Thursday, January 13, 2011

Faith, Food, Flood & Money (Beshalach)

The following is written against the background of the tragic loss of life in the Queensland floods this week. In addition to the dead and missing is a massive loss of property, homes and crops affecting tens of thousands. Of course, we must all do what we can to help. In addition, the financial impact of the floods raises broader questions about faith as it related to money. 

Worrying about money and the all consuming pursuit of a livelihood often takes up so much head-space, there is very little capacity for empathy or altruism. Relax! “It is false for you, early risers, delayers of lying down, who eat the bread of sorrows, for indeed He will give those he loves sleep[1]”. Despite the obvious need for a balanced approach, like so many people, I find this very hard in practice. Faith in God’s providing for us seems an obvious solution. How do we reconcile faith with our experiences? 

Preoccupation with Providing 
The juxtaposition of two parts of the Exodus story, the splitting the sea and worry about food relates to the teaching that A man’s sustenance is as difficult as the dividing of the Reed Sea[2].

Those of us who have never worried about our next meal, or spared the impact of natural disaster can barely imagine this. With a secure job, food in the fridge and credit cards if not cash, we can afford to think about others’ needs. Still, financial insecurity can dull our sensitivity to the needs of others, or capacity to be inspired. The Jews, having just experienced the miracle of the splitting of the sea faced a situation where they had no food. They cried out, “Oh, who could have given us (the better option of) dying by the hand of God in the land of Egypt as we sat on the pots of meat, when we ate bread that filled us, as you have taken us out to this desert to have this whole congregation die in hunger![3]”.

Real or supposed danger of hunger, makes all principals shaky, silences all better resolution and as long as a man is not relieved…from the crushing burden of the worry about his daily bread there is not place left for a complete realisation of the divine Torah[4]. It would seem that If we are to play any positive role we need to rise above this fear.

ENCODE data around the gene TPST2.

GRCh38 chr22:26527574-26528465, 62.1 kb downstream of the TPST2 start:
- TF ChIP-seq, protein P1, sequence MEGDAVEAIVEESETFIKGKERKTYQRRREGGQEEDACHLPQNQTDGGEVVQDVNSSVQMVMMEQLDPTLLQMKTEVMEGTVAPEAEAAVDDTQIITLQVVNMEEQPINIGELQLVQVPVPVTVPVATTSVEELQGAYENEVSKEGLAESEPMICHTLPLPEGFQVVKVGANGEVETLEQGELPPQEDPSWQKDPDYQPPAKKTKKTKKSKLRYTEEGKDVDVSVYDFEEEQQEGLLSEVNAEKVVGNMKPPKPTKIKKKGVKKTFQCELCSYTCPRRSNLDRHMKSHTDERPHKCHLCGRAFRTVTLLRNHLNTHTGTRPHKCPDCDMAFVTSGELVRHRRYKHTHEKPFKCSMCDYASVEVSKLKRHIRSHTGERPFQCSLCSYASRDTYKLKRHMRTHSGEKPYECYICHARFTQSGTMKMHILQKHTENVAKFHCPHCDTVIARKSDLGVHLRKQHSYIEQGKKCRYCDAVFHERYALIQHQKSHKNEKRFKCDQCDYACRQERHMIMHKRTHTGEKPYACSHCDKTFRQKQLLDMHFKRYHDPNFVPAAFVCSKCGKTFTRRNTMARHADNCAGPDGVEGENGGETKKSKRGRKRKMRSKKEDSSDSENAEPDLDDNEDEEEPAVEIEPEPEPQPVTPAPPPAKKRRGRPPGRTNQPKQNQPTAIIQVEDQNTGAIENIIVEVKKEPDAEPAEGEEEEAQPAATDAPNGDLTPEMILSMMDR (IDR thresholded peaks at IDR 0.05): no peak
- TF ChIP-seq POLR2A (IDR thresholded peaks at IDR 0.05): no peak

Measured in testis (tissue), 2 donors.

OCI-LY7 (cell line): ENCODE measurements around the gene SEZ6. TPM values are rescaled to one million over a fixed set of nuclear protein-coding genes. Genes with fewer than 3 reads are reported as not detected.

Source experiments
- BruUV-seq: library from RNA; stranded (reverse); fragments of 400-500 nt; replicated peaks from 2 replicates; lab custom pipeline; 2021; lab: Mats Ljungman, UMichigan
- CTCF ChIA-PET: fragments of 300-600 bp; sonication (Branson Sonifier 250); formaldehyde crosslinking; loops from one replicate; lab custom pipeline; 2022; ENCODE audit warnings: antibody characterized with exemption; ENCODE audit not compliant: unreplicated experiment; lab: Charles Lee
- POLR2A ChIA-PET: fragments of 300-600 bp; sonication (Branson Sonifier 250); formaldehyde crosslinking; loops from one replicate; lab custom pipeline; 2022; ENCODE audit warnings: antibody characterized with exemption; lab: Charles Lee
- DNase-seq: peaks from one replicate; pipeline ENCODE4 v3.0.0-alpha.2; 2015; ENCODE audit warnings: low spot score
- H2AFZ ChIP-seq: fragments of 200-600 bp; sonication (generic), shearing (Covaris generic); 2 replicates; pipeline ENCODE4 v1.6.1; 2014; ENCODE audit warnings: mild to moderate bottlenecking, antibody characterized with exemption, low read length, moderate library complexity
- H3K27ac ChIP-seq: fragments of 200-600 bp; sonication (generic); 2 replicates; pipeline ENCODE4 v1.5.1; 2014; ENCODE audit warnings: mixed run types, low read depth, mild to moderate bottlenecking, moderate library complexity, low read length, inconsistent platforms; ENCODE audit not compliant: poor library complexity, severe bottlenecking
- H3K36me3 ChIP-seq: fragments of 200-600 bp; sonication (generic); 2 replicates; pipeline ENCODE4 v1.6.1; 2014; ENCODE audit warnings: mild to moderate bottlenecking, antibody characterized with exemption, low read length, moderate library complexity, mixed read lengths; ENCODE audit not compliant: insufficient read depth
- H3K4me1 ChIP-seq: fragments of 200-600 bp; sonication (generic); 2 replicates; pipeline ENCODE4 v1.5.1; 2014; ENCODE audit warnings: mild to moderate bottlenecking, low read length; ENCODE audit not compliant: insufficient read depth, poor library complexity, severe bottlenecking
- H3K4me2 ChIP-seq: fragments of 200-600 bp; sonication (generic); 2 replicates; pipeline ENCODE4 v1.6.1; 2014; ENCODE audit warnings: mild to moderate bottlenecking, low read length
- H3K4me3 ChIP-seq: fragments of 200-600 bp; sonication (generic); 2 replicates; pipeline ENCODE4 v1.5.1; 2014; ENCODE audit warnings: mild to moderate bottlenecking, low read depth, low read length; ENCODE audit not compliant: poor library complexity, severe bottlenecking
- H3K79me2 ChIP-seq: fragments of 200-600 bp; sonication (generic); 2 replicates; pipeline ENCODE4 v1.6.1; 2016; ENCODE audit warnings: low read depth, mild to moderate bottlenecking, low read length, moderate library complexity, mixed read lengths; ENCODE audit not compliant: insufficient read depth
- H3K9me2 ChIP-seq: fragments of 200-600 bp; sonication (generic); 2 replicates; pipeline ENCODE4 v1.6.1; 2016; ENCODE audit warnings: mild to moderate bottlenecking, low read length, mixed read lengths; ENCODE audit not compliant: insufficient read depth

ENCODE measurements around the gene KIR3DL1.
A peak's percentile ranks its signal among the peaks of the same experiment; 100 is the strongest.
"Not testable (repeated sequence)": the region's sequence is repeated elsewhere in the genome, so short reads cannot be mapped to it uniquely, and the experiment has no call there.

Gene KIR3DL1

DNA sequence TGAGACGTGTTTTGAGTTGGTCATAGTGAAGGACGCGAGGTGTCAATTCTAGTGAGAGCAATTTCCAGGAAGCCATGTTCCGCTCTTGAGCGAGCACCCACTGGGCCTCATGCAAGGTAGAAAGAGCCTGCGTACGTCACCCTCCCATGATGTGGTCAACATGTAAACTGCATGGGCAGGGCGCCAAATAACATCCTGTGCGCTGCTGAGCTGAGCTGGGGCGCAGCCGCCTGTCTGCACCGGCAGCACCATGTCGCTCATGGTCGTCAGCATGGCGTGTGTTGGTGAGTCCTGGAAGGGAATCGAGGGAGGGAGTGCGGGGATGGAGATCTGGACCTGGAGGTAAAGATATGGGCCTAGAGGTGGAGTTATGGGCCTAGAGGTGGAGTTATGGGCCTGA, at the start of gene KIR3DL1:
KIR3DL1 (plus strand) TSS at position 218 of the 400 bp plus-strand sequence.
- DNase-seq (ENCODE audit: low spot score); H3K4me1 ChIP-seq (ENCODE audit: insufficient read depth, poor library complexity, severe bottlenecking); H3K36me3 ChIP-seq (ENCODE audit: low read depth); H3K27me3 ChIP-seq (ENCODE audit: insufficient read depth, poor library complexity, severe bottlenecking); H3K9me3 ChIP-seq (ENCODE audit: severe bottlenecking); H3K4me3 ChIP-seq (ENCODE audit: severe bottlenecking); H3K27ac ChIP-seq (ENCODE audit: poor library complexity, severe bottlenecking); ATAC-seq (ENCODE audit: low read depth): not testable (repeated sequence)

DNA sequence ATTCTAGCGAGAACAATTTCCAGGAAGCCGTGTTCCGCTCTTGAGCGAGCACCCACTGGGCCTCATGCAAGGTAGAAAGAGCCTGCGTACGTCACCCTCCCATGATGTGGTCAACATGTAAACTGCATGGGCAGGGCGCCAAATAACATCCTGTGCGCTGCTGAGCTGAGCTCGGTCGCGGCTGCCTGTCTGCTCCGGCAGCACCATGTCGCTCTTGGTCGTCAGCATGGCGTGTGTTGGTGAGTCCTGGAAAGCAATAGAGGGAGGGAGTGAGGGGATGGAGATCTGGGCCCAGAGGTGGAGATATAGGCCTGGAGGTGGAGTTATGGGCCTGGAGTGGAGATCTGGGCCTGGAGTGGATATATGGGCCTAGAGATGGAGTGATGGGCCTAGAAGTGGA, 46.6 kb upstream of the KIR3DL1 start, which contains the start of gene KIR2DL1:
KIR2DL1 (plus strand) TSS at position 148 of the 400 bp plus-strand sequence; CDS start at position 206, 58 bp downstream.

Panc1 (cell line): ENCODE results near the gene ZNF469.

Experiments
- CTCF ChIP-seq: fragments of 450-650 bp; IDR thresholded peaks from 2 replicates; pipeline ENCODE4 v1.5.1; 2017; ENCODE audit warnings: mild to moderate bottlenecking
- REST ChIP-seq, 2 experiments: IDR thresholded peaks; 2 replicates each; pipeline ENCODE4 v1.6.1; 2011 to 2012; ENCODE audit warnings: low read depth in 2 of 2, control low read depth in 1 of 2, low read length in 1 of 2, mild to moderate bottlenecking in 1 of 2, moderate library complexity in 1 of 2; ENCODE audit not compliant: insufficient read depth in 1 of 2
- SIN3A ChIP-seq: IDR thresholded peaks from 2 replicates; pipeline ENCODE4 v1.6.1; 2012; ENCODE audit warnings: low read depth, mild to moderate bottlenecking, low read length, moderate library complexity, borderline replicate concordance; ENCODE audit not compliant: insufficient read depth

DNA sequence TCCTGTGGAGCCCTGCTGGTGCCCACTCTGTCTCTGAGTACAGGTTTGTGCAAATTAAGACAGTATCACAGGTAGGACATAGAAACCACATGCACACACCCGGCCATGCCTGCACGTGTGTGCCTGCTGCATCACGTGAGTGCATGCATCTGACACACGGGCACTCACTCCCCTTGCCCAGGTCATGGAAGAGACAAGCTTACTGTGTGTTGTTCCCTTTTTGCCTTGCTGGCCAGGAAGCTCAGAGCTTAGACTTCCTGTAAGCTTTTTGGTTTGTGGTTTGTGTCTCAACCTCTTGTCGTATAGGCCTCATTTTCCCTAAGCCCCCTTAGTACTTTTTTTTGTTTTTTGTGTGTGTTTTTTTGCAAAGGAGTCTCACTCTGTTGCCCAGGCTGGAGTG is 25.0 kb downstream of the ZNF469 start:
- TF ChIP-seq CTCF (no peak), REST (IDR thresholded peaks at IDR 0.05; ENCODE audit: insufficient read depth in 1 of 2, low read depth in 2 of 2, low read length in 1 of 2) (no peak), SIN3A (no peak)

Manna a lesson in Trust
To prepare Jews for a more trusting approach they are given the Manna, miracle food that falls from heaven, that will be “collected, day by day, to test them whether they will go by my Torah or not”[5]. The Manna will only be provided for one day at a time, can we relax after eating the last bit of food we have relying that God will provide for us tomorrow? Moses, may have added an extra rule to reinforce the lesson, “nothing can be left from one day to the next![6] Instead, they must trust in God that tomorrow Manna will come down if any is left it should  be thrown out of the tent[7]. 

The lesson is meant to carry on to future generations. It is expressed as a super-natural idea that anyone who fulfils the Torah, God will prepare his livelihood without bother just like those who ate the Manna based on the fact that one verse in the Torah about the Manna contains every letter in the Hebrew Alphabet[8]. More practically, we are told, Whoever has food for today and worries about tomorrow is considered one of those will little faith[9]”.

Be Prepared
Yet, the Queenslanders who did “worry about tomorrow” are probably better off than those who did not.  I suggest that there is a difference between worrying and planning or preparing for risk. In fact, we are taught that being prepared for the future is far better than those to whom could be applied the verse “you will not believe in your life[10]”, this is the one who own no fields and buys their bread from the baker, from Friday to Friday[11].  We are taught that “we do not rely on miracles[12].  Rabbi Yehoshua said a person should learn two laws in the morning, two in the evening and occupy himself with his work the who day, (if he does this) he is considered as if he fulfilled the entire Torah[13]